PL1MED1-Medicine Module 1

Module Provider: Clinical Language Sciences
Number of credits: 20 [10 ECTS credits]
Terms in which taught: Autumn / Spring term module
Non-modular pre-requisites:
Modules excluded:
Current from: 2018/9

Module Convenor: Mrs Helen Marlow


Type of module:

Summary module description:

The module comprises five courses: three courses in the autumn term and two in the spring term. Teaching in the autumn comprises two introductory courses: one, a general introductory course to medicine for speech language therapy students and a second on an introduction to ENT. A further course looks at paediatric medicine. In the spring term, students take further courses in audiology and orthodontics.


This module provides an introduction to neuroanatomical and physiological underpinnings of human anatomy necessary for students to understand a range of disorders seen by speech language therapists. Some of the subject matter will be developed further in the medicine 2 module. Two courses on of audiology and orthodontics provide students with a grounding within these specialist areas and a knowledge of their relevance to speech and language therapists.

Assessable learning outcomes:

By the end of the module it is expected that students will be able to:

  1.  Describe the structure and functions of the respiratory, cardiovascular and nervous systems

  2.  Understand anatomy and physiology of the tongue and oral cavity

  3.  Understand about pre and post natal growth and common problems in childhood

  4.  Identify signs of abuse and neglect in children,

  5.  Describe dental physiology & anatomy, occlusions and malocclusions

  6.  Identify cleft lip, cleft lip and palate and discuss their relevant surgical restorations

  7.  Describe the physiology of the ear, larynx and pharynx

  8.  Understand about hearing measurement and types and causes of hearing loss

  9.  Understand the range of options for aural rehabilitation programs for the hearing impaired

Additional outcomes:

Have practical knowledge of the functioning of a neonatal Ward within a large teaching hospital

Outline content:

Students will learn about the structure of skeletal systems; relevance of the cranial nerves to speech and language therapy; respiratory, cardiovascular and nervous systems; physiology of the tongue and oral cavity; the role of dental practitioners; structure and surgical restoration of cleft lip and palate; oral occlusions and malocclusions; physiology of the ear, larynx and pharynx; the measurement of hearing; types of hearing loss; options for aural remediation; pre-post natal growth; childhood neglect; disorders of childhood; services for children with developmental delay.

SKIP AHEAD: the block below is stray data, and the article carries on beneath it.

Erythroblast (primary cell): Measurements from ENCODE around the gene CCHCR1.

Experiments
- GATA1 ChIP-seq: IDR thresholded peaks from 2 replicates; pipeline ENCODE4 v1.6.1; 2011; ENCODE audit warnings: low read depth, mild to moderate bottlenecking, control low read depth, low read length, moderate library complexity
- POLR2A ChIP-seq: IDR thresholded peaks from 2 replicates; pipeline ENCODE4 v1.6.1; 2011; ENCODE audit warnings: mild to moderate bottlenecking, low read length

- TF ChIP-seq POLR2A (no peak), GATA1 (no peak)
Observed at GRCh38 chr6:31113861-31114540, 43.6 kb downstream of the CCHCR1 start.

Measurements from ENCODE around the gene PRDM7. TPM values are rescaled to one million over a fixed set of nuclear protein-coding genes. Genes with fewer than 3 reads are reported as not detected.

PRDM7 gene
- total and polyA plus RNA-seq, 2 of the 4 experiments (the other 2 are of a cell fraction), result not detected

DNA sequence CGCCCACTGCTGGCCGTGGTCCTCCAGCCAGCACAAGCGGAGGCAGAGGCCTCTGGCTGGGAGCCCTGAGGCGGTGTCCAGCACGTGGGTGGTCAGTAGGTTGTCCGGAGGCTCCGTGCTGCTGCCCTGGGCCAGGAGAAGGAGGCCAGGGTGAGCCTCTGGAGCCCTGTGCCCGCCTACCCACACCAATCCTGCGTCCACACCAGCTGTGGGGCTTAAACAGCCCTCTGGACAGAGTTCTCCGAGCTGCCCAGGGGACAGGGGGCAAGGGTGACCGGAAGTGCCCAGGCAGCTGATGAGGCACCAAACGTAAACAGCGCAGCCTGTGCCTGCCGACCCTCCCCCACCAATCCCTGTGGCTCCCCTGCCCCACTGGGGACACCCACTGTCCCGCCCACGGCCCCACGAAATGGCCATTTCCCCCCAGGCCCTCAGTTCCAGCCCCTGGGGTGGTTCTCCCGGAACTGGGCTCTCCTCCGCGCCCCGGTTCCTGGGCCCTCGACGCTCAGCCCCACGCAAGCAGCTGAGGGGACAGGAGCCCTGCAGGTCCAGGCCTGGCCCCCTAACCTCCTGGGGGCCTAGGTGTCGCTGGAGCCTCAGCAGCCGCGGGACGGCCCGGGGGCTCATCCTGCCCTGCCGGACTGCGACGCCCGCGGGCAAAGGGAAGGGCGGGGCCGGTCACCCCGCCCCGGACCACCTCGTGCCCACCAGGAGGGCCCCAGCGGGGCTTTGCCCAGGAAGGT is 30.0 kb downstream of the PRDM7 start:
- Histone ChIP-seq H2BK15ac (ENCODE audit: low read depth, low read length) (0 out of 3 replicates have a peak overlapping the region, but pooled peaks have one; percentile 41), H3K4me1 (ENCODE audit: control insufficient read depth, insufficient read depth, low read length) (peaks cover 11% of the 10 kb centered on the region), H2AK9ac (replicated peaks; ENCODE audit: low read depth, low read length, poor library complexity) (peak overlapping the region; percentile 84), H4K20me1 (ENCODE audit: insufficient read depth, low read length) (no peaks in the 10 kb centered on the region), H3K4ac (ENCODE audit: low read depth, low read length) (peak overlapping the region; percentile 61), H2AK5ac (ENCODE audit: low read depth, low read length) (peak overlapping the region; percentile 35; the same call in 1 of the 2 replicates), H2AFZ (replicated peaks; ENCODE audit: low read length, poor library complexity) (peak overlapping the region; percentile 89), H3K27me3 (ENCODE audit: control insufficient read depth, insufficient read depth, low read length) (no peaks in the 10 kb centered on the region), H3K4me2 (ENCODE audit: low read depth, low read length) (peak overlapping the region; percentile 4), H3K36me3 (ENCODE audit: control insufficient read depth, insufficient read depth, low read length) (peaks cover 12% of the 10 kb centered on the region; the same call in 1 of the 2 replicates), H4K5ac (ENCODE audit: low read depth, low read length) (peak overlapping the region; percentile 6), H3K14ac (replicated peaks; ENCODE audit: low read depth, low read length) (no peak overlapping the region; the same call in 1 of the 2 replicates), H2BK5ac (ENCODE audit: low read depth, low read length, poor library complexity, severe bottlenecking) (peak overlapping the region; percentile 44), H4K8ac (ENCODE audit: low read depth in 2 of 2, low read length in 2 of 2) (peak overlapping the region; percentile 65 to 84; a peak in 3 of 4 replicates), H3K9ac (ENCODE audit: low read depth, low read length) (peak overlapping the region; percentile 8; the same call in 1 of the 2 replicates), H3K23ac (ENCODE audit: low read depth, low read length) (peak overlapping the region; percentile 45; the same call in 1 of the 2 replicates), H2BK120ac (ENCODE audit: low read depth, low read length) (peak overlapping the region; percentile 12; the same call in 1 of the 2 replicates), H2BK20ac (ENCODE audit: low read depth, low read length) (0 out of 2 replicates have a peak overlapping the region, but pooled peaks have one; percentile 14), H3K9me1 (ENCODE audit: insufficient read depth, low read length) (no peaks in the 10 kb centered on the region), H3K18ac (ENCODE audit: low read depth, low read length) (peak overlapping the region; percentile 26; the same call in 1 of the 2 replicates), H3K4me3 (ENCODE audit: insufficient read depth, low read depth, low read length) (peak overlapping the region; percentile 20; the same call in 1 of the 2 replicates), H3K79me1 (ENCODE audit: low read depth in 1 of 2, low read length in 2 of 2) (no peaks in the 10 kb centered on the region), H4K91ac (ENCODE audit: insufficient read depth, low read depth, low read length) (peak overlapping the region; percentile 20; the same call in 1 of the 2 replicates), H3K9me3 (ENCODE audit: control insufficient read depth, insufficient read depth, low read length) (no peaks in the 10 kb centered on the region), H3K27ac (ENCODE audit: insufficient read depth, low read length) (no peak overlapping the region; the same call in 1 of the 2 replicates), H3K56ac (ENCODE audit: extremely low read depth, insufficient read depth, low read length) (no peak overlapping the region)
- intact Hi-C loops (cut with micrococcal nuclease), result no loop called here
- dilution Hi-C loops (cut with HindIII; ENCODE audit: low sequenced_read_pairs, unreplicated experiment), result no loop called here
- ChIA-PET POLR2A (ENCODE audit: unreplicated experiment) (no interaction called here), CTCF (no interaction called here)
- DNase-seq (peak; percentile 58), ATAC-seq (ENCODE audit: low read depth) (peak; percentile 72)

Brief description of teaching and learning methods:

The introduction to medicine course is taught by Clinical Language Sciences staff, all other courses are taught by medical external medics from local hospitals. The courses will mostly be face to face lectures but with an off-site visit to Royal Berkshire Hospital’s neonatal Ward scheduled in to the teaching time for the paediatric course. There will be 70 hours of guided learning in amongst the lectures of the introduction to medicine course. There will be also be two 2 hour seminars in the summer term which will consolidate students’ learning to date and prepare usage of knowledge for year 2 and year 3 modules.

Contact hours:
  Autumn Spring Summer
Lectures 30 21
Seminars 4
External visits 2
Guided independent study 70 63 10
Total hours by term 102.00 84.00 14.00
Total hours for module 200.00

Summative Assessment Methods:
Method Percentage
Class test administered by School 100

Summative assessment- Examinations:

Summative assessment- Coursework and in-class tests:

Formative assessment methods:

Online multiple choice 

Penalties for late submission:
The Module Convener will apply the following penalties for work submitted late:

  • where the piece of work is submitted after the original deadline (or any formally agreed extension to the deadline): 10% of the total marks available for that piece of work will be deducted from the mark for each working day[1] (or part thereof) following the deadline up to a total of five working days;
  • where the piece of work is submitted more than five working days after the original deadline (or any formally agreed extension to the deadline): a mark of zero will be recorded.

  • The University policy statement on penalties for late submission can be found at:
    You are strongly advised to ensure that coursework is submitted by the relevant deadline. You should note that it is advisable to submit work in an unfinished state rather than to fail to submit any work.

    Assessment requirements for a pass:


    Reassessment arrangements:

    Summer resit period

    Additional Costs (specified where applicable):

    Last updated: 21 June 2018


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